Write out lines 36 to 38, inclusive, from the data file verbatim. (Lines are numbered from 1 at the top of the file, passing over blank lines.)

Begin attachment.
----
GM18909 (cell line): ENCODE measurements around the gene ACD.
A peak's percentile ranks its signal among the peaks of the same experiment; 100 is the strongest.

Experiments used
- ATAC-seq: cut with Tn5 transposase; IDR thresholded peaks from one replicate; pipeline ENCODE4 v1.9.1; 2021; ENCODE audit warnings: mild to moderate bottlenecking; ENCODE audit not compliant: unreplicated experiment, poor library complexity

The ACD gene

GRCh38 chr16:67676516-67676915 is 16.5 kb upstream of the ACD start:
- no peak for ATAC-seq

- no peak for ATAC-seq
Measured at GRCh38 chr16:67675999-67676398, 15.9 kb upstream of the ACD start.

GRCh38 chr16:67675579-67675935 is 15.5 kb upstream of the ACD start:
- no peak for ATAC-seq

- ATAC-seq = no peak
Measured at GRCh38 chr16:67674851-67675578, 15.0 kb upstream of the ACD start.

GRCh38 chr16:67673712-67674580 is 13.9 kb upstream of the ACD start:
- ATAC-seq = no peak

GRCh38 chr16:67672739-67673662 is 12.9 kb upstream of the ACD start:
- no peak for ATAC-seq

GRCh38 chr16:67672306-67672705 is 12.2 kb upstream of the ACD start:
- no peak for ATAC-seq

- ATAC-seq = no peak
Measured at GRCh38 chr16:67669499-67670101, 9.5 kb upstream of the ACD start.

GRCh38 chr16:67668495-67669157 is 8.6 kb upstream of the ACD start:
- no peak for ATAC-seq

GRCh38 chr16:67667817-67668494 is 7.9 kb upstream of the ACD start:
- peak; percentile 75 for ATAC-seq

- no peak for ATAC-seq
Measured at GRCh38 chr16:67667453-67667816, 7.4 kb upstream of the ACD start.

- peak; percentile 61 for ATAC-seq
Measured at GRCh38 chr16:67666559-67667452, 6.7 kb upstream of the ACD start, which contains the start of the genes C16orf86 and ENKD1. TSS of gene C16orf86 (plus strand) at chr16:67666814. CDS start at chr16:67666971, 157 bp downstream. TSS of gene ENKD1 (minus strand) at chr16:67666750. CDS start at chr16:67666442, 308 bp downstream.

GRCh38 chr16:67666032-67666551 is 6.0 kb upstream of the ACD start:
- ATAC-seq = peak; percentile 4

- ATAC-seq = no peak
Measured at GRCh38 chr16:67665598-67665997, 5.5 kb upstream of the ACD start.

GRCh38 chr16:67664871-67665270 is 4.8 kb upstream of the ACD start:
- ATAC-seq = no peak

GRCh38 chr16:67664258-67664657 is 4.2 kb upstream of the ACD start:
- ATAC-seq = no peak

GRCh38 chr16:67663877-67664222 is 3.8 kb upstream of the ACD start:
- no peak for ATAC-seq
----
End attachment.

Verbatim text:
GRCh38 chr16:67664258-67664657 is 4.2 kb upstream of the ACD start:
- ATAC-seq = no peak

GRCh38 chr16:67663877-67664222 is 3.8 kb upstream of the ACD start: